That was a long LSD explanation to give you an idea of how it might help your grip tune to change the settings. The initial torque number changes how quickly the wheels start to spin at the same rate. Acceleration and braking sensitivity changes how ‘locked’ the differential is under the respective motion.

Increasing the initial torque will affect grip based on when the LSD initially gets power. Think of it like how you turn on a faucet. The water coming out is the power. The initial torque is how quickly you turn the knob to start the water flow. Acceleration sensitivity is how fast you continue turning the knob until it’s all the way open, and braking sensitivity is how quickly you turn the knob to shut the water off. If you spin it open really fast, a ton of water(power) is going to come out really quick and that will cause the power to flow fast and lock the wheels immediately when you put the throttle on. If you then continue to open it fast, water will flow faster and faster until all the power is coming out full force. This will keep the wheels locked and turning at the same speed. Letting off the throttle is like cutting the water flow by turning the faucet closed, which allows the locking characteristic to release. This isn’t a perfect explanation, but I think it makes sense for our purposes.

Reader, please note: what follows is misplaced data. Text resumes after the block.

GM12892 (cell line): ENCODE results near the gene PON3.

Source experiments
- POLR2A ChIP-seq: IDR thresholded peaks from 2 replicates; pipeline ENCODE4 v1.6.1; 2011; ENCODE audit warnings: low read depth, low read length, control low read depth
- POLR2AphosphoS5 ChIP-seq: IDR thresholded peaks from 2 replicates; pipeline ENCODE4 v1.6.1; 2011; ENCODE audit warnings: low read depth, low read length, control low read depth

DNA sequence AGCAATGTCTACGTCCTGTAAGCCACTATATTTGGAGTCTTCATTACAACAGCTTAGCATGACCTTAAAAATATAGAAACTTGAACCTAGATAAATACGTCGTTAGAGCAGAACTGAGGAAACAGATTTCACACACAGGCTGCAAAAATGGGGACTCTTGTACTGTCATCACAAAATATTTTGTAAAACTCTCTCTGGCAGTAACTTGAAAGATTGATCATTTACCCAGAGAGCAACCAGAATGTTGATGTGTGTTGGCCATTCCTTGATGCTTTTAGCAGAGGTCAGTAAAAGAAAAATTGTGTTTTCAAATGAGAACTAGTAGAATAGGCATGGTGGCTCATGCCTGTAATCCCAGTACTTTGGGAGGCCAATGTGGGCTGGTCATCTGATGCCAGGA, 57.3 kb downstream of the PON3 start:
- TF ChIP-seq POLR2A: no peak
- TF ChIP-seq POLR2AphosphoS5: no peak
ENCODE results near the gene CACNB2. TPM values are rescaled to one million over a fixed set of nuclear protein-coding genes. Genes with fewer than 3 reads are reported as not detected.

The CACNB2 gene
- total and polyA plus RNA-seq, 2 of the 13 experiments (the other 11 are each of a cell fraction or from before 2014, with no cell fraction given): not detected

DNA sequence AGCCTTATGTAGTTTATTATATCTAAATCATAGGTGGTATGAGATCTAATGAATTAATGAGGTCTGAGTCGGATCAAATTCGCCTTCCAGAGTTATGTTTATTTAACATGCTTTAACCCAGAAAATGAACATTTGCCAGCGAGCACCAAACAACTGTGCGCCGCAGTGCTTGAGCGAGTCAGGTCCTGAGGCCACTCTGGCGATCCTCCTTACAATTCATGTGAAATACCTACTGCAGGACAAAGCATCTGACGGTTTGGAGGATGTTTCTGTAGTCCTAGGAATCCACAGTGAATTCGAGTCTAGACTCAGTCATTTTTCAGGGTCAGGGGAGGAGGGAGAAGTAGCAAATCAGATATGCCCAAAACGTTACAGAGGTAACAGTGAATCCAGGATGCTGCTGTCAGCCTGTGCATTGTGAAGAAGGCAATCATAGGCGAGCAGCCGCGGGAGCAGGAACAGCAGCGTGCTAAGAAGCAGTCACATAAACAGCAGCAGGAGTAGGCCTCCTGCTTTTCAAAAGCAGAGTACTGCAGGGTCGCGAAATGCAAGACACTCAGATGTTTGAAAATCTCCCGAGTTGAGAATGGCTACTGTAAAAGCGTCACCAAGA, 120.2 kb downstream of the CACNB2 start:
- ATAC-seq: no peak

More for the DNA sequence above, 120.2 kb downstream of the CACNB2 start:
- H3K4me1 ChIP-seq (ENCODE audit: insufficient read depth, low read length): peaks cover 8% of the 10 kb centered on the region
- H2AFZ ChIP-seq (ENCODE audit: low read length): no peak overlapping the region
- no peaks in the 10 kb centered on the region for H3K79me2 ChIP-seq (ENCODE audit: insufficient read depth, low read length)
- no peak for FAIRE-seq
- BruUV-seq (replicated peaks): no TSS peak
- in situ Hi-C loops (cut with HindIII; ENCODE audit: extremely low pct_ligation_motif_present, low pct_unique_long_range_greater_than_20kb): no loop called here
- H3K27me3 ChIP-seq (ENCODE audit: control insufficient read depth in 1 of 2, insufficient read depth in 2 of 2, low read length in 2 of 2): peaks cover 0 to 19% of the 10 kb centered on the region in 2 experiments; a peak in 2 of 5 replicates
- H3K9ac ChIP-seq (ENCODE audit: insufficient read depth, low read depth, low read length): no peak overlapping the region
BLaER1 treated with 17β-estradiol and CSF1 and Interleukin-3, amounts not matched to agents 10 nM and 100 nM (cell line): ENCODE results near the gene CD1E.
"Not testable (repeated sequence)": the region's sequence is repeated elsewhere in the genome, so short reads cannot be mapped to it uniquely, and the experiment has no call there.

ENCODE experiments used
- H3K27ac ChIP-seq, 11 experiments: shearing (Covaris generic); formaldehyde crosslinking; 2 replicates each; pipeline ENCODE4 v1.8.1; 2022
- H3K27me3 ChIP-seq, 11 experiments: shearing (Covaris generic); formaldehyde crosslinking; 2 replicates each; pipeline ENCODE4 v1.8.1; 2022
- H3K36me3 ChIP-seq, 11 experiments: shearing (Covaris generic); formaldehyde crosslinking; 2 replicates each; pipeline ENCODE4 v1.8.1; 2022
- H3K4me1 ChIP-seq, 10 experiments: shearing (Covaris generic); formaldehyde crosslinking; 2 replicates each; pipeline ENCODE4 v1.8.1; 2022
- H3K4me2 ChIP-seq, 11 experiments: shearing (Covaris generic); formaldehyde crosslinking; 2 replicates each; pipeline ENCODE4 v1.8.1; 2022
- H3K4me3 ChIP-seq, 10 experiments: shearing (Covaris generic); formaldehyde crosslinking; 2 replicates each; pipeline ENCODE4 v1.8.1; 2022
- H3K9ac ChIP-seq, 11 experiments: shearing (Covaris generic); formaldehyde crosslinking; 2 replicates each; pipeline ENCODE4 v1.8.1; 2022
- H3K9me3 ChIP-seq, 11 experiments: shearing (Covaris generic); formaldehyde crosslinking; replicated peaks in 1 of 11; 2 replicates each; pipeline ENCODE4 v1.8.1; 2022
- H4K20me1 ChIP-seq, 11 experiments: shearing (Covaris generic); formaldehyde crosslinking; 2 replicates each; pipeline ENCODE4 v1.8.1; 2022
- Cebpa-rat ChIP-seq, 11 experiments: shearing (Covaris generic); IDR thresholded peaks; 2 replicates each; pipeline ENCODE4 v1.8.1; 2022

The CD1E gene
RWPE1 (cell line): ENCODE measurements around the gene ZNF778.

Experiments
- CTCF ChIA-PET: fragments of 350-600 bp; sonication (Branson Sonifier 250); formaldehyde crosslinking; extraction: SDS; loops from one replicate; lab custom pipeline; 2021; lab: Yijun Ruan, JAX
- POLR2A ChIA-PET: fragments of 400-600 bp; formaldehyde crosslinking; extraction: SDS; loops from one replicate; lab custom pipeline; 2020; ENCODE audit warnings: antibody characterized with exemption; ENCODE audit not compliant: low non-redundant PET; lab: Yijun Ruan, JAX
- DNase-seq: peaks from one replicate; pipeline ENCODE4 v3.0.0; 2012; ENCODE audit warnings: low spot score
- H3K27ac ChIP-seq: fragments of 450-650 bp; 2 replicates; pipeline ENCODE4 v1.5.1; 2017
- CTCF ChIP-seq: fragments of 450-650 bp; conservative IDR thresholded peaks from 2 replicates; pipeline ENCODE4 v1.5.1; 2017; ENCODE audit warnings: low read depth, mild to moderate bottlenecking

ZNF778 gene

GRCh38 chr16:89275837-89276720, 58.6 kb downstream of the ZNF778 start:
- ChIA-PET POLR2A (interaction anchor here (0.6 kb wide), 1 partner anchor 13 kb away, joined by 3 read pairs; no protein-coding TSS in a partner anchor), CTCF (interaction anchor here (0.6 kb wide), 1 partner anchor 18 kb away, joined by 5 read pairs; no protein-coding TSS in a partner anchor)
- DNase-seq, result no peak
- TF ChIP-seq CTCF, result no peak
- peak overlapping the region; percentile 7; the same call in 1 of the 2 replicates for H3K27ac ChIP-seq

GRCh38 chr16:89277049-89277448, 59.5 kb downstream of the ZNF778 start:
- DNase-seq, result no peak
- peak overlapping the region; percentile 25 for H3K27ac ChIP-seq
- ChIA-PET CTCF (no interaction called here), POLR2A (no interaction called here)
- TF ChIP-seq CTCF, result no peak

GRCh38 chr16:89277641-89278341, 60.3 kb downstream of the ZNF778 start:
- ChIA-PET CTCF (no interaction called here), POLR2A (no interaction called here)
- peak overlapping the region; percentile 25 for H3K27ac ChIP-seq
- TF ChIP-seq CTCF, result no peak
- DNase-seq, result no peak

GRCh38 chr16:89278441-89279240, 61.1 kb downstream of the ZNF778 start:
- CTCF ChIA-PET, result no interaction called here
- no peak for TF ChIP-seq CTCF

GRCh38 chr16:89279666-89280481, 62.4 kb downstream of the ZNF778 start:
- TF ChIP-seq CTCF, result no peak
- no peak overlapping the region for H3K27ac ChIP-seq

If your car’s wheels are spinning out from behind you as you slow to enter a curve, lower the braking sensitivity number in small increments and test. If they spin upon exiting, lower the initial torque, maybe modify the acceleration sensitivity. As a general rule, I set initial torque low on RWD cars – start at 3–5 – and work my way up, and on FWD cars I set it somewhere between 5–10 and adjust up or down depending on how the car behaves. The best way to learn how the LSD settings affect your handling is to pick one setting and put it at one extreme or the other and take it for a drive with gentle throttle application/release.

Tuning for maximum grip from the LSD means finding the balance with a smooth application/release of power to keep the wheels from breaking traction under acceleration and braking. If the wheels have traction, they will maintain grip – which means you won’t oversteer or understeer. Once again, the LSD works in conjunction with the other handling characteristics of the vehicle so changes here will influence other settings, so small adjustments when tuning are best.